- Reattach the SATA connector to the new storage drive. Notice that it will only fit one way.
- Slide the new storage drive into the mount in the laptop. Realign the SATA cable so that it's not in the way.
- Press down on the new drive until the end clip clicks into place. This secures the drive.
- Replace the access panel, lining up the fasteners with the silver holes.
- Screw in the six fasteners attached to the access panel.
You can now boot up your ThinkPad P52 to check if the storage upgrade went according to plan. If your system doesn't automatically recognize the new drive, check out our guide on how to format a new drive to get it working properly.
Our top hardware and software picks
Our pick for an upgrade is Samsung's 860 EVO 2.5-inch SATA SSD, which adds better performance and can add more space depending on the size you buy.
Fast SATA SSD
Samsung 860 EVO
Up to 4TB of speedy storage
Get read speeds up to 550 MB/s and write speeds up to 520 MB/s for superior performance, and take advantage of a 5-year warranty. If you're going to the trouble of replacing your HDD, do it right with the 860 EVO.
It's thick and it's heavy, but the ThinkPad P52 brings a powerful collection of hardware focused on design and development, a beautiful 4K display, outstanding keyboard, and plenty of ports. A quick-access panel on the back makes it easy to access RAM slots, SSD slots, and 2.5-inch storage.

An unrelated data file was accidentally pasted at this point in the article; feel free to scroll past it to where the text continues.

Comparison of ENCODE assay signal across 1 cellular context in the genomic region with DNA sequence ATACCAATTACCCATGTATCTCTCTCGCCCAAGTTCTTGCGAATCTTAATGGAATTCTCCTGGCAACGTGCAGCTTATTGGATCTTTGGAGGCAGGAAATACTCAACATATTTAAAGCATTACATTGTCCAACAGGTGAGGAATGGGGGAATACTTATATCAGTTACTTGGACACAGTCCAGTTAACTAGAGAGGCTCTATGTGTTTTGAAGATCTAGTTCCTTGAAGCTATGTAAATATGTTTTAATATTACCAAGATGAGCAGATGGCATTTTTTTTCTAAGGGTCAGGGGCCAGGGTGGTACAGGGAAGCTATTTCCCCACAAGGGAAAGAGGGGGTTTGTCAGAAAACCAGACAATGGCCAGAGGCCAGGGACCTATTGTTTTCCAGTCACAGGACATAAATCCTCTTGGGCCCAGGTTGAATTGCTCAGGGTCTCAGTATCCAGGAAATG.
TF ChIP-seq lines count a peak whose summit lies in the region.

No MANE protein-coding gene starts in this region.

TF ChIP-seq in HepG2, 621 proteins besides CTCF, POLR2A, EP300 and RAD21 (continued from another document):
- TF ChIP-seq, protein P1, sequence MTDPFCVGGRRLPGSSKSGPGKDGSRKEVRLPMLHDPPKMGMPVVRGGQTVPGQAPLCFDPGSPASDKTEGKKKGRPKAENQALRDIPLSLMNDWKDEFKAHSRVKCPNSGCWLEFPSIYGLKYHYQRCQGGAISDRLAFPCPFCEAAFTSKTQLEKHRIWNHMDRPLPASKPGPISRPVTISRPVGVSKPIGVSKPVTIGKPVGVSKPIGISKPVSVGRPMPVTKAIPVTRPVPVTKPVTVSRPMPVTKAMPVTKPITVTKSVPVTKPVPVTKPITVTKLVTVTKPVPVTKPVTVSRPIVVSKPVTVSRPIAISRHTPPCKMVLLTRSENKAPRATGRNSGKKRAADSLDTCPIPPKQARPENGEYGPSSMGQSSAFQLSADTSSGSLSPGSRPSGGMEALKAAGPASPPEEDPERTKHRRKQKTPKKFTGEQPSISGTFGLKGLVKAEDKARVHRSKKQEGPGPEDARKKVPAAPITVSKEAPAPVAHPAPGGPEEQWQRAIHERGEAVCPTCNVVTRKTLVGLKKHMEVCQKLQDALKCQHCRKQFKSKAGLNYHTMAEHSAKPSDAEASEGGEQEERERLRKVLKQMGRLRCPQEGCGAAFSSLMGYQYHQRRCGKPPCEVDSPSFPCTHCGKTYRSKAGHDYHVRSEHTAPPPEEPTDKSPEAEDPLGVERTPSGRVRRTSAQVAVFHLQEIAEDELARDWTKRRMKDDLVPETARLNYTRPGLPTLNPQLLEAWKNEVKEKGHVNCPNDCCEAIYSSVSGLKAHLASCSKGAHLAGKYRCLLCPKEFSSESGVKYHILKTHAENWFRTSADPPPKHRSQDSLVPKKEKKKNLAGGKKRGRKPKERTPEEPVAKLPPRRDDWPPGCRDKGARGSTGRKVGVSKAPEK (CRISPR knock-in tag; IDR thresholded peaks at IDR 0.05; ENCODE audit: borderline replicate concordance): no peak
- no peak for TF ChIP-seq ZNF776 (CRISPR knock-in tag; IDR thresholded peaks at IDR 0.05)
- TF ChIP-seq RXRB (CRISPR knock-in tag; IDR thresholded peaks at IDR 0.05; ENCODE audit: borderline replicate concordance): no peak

Lenovo ThinkPad P52
Trade performance for portability
The ThinkPad P52 trades portability and battery life for outstanding performance. The 4K display is beautiful, there are plenty of ports, the keyboard is top-of-class, and you can upgrade hardware down the line to keep the laptop relevant into the future.
To make the upgrade process easier and less risky, consider investing in some of these affordable PC tools, and don't forget about Macrium Reflect for those who want to clone drives.
Inateck SATA enclosure (opens in new tab) ($20 at Amazon)
If you'd like to clone the 2.5-inch HDD's data over to your new storage, an external enclosure will facilitate the process. Insert the new SSD or HDD into the enclosure, plug it into your laptop with USB-C or USB-A, and let the cloning software take over.
Macrium Reflect 7 (Free at Macrium)
We've had success cloning drives with Macrium Reflect 7, and have even written a complete guide on how to use it properly. A free edition is available, but you can purchase a full edition with a bunch more features for those who truly take backups seriously.
ORIA PC toolkit (opens in new tab) ($34 at Amazon)
Having the proper gear to work on your PC will always make the job much easier. Here you get a plethora of tools contained in a portable case.
Rosewill anti-static wristband (opens in new tab) ($6 at Amazon)
Static electricity can damage sensitive PC parts, so remove the risk with an anti-static wristband. Fasten it around your wrist and clip it onto your PC for peace of mind.
Cale Hunt is a Senior Editor at Windows Central. He focuses mainly on laptop reviews, news, and accessory coverage. He's been reviewing laptops and accessories full time since 2016, with hundreds of reviews published for Windows Central. He is an avid PC gamer and multi-platform user, and spends most of his time either tinkering with or writing about tech.